Naturally Curious is supported by donations. If you choose to contribute, you may go to http://www.naturallycuriouswithmaryholland.wordpress.com  and click on the yellow “donate” button.


Elm Cockscomb Gall

Galls, abnormal plant growths caused by a variety of agents including insects, come in myriad sizes, shapes and colors.  One of the most distinct is the Elm Cockscomb Gall which is caused by an aphid (Colopha compressa).  These galls, named for their striking resemblance to a rooster’s comb, are maturing and turning red this time of year. 

For much of the summer the aphids responsible for these galls live underground sucking sap from grass roots.  In the fall a new (sexual) generation is born, takes to the air, mates and heads for an American Elm (Ulmus americana) tree where each female aphid lays a single egg under the bark.  In the spring the emerging nymphs seek young American Elm leaves on which to feed.  As they do so, the aphid nymphs emit compounds that result in the formation of galls.  Each nymph matures inside a gall and then reproduces asexually, giving birth to hundreds of young within the gall.  The mature, reproductive adult aphid dies and the young aphids develop into winged adults that exit the cockscomb gall through a slit on the undersurface of the leaf.  These aphids then go down into the soil to feed on the sap of roots until the next generation is born.

Naturally Curious is supported by donations. If you choose to contribute, you may go to http://www.naturallycuriouswithmaryholland.wordpress.com  and click on the yellow “donate” button.


Snapping Turtle Seeking Sandy Soil In Which To Lay Eggs

Monday’s Mystery Photo leaves no doubt that Naturally Curious readers are among the most informed nature interpreters out there. There were many correct answers, but congratulations go to Susan Cloutier, who was the first to identify the tracks and diagnostic wavy line left by the tail of a female Snapping Turtle as she traveled overland seeking sandy soil in which to lay her eggs. The turtle eventually found a suitable spot, dug several holes and chose one in which to deposit her roughly 30 eggs, covered them with soil and immediately headed back to her pond, leaving her young to fend for themselves if and when they survive to hatch in the fall.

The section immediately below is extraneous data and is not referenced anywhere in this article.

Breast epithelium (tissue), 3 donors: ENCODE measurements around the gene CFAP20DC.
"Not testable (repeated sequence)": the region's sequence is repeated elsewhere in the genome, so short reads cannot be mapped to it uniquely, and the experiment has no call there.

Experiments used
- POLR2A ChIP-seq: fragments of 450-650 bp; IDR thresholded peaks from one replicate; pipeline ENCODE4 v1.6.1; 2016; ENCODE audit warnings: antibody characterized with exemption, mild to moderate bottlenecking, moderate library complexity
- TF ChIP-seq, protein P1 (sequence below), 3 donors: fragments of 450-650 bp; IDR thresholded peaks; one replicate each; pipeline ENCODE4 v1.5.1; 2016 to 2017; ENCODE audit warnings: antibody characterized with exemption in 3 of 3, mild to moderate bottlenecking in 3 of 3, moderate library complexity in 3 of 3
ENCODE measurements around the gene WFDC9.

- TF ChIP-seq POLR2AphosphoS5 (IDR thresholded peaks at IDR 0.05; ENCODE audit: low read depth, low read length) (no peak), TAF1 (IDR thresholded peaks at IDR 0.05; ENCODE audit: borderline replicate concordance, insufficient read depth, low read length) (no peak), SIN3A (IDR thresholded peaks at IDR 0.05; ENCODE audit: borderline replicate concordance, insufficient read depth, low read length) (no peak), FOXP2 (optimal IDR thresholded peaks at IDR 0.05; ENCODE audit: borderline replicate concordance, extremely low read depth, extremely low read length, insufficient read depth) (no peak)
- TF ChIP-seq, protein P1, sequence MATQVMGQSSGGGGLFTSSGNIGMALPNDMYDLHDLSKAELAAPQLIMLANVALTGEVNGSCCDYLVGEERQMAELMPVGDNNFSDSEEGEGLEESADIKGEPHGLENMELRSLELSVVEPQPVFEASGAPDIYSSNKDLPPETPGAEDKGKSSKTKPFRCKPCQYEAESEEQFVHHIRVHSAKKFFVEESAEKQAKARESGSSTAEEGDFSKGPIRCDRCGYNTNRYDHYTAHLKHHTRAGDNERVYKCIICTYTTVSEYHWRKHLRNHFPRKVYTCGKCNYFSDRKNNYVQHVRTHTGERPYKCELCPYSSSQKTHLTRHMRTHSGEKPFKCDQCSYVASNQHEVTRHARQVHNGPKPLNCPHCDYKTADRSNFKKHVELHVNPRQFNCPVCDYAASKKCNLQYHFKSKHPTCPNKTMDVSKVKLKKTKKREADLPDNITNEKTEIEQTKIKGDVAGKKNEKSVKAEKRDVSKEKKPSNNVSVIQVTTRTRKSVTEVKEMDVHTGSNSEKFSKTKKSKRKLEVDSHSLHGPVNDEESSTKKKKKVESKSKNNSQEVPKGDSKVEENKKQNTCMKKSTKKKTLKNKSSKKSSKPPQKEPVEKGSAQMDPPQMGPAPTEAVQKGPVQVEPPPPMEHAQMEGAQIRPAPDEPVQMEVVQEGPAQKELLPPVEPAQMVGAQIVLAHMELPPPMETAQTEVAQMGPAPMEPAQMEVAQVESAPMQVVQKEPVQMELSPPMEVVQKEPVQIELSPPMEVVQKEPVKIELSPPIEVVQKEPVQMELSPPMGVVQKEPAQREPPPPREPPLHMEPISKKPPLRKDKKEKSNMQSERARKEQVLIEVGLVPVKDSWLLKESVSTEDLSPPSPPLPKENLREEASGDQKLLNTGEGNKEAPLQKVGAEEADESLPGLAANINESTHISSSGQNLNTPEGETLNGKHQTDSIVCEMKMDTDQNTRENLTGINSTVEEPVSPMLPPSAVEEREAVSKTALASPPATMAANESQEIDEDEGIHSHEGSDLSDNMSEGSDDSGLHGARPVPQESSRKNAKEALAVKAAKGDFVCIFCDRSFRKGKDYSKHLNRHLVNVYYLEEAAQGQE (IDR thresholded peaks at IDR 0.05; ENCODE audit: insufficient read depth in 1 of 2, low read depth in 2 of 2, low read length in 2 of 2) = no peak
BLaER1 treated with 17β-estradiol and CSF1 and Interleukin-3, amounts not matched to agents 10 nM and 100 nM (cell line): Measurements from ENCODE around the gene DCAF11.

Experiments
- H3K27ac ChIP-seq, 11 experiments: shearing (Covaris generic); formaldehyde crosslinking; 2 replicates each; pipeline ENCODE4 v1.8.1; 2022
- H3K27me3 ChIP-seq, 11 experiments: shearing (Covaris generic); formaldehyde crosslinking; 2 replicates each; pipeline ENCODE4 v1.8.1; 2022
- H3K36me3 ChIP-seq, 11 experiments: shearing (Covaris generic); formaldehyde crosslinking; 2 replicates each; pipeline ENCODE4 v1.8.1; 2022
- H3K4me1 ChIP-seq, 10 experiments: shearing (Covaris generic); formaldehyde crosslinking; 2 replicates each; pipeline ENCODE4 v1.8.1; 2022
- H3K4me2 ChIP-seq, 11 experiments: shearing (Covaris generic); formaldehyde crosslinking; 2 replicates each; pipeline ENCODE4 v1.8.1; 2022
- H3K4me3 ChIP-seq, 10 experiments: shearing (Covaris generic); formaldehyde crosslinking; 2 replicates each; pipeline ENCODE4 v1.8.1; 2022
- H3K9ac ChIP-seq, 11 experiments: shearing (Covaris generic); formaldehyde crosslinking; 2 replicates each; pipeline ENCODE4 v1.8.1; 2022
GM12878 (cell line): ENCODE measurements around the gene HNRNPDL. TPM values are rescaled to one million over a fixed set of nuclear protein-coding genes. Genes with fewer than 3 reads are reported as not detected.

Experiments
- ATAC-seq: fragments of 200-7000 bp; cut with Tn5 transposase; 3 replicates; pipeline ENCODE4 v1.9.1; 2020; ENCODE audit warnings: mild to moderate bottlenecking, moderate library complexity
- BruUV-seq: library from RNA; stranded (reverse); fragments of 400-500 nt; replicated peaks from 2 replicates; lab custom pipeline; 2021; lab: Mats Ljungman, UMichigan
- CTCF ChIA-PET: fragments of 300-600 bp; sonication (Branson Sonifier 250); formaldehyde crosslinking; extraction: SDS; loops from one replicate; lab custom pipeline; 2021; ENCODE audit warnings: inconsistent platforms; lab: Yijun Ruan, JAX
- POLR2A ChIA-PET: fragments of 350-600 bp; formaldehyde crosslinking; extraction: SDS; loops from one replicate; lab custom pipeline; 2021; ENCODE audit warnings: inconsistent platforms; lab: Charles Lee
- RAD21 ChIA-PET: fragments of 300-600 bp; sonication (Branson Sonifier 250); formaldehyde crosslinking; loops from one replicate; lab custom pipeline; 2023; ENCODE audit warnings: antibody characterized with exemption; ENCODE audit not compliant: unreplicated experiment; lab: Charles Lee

Unfortunately, there is little guarantee that the eggs will survive. Skunks (the main predators), raccoons, foxes and mink have all been known to dig turtle eggs up within the first 24 hours of their being laid and eat them, leaving tell-tale scattered shells exposed on the ground. Fortunately, Snapping Turtles live at least 47 years, giving them multiple chances to have at least one successful nesting season. (Thanks to Chiho Kaneko and Jeffrey Hamelman for photo op.)

Naturally Curious is supported by donations. If you choose to contribute, you may go to http://www.naturallycuriouswithmaryholland.wordpress.com  and click on the yellow “donate” button.